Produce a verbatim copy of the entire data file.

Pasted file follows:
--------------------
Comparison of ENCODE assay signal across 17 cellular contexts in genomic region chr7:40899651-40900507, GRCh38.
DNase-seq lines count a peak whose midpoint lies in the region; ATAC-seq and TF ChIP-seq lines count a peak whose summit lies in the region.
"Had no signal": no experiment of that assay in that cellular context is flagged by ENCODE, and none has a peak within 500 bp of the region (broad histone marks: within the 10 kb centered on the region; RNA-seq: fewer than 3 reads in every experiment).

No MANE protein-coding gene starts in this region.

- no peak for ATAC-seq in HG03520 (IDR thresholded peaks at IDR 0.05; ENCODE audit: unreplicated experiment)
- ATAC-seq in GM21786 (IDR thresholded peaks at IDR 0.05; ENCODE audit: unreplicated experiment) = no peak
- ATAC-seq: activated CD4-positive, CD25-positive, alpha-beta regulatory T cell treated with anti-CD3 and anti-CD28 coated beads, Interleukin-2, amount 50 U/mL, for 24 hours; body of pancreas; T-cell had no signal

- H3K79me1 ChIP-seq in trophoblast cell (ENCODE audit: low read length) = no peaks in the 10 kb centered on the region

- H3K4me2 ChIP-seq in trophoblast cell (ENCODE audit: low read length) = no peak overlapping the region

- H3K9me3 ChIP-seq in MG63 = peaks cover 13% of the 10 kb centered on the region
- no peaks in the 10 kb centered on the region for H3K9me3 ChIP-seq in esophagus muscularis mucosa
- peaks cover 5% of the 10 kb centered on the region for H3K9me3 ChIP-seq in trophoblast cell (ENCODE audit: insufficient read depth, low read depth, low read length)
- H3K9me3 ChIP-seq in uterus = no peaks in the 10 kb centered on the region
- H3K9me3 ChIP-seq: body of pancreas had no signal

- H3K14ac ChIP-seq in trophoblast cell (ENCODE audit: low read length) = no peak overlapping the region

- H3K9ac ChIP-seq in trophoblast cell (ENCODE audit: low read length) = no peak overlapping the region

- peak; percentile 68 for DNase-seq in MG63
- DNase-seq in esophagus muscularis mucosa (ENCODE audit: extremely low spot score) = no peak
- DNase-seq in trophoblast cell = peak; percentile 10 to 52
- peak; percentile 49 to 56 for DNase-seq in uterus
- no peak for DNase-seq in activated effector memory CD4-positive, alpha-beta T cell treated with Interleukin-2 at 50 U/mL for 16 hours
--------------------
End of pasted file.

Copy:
Comparison of ENCODE assay signal across 17 cellular contexts in genomic region chr7:40899651-40900507, GRCh38.
DNase-seq lines count a peak whose midpoint lies in the region; ATAC-seq and TF ChIP-seq lines count a peak whose summit lies in the region.
"Had no signal": no experiment of that assay in that cellular context is flagged by ENCODE, and none has a peak within 500 bp of the region (broad histone marks: within the 10 kb centered on the region; RNA-seq: fewer than 3 reads in every experiment).

No MANE protein-coding gene starts in this region.

- no peak for ATAC-seq in HG03520 (IDR thresholded peaks at IDR 0.05; ENCODE audit: unreplicated experiment)
- ATAC-seq in GM21786 (IDR thresholded peaks at IDR 0.05; ENCODE audit: unreplicated experiment) = no peak
- ATAC-seq: activated CD4-positive, CD25-positive, alpha-beta regulatory T cell treated with anti-CD3 and anti-CD28 coated beads, Interleukin-2, amount 50 U/mL, for 24 hours; body of pancreas; T-cell had no signal

- H3K79me1 ChIP-seq in trophoblast cell (ENCODE audit: low read length) = no peaks in the 10 kb centered on the region

- H3K4me2 ChIP-seq in trophoblast cell (ENCODE audit: low read length) = no peak overlapping the region

- H3K9me3 ChIP-seq in MG63 = peaks cover 13% of the 10 kb centered on the region
- no peaks in the 10 kb centered on the region for H3K9me3 ChIP-seq in esophagus muscularis mucosa
- peaks cover 5% of the 10 kb centered on the region for H3K9me3 ChIP-seq in trophoblast cell (ENCODE audit: insufficient read depth, low read depth, low read length)
- H3K9me3 ChIP-seq in uterus = no peaks in the 10 kb centered on the region
- H3K9me3 ChIP-seq: body of pancreas had no signal

- H3K14ac ChIP-seq in trophoblast cell (ENCODE audit: low read length) = no peak overlapping the region

- H3K9ac ChIP-seq in trophoblast cell (ENCODE audit: low read length) = no peak overlapping the region

- peak; percentile 68 for DNase-seq in MG63
- DNase-seq in esophagus muscularis mucosa (ENCODE audit: extremely low spot score) = no peak
- DNase-seq in trophoblast cell = peak; percentile 10 to 52
- peak; percentile 49 to 56 for DNase-seq in uterus
- no peak for DNase-seq in activated effector memory CD4-positive, alpha-beta T cell treated with Interleukin-2 at 50 U/mL for 16 hours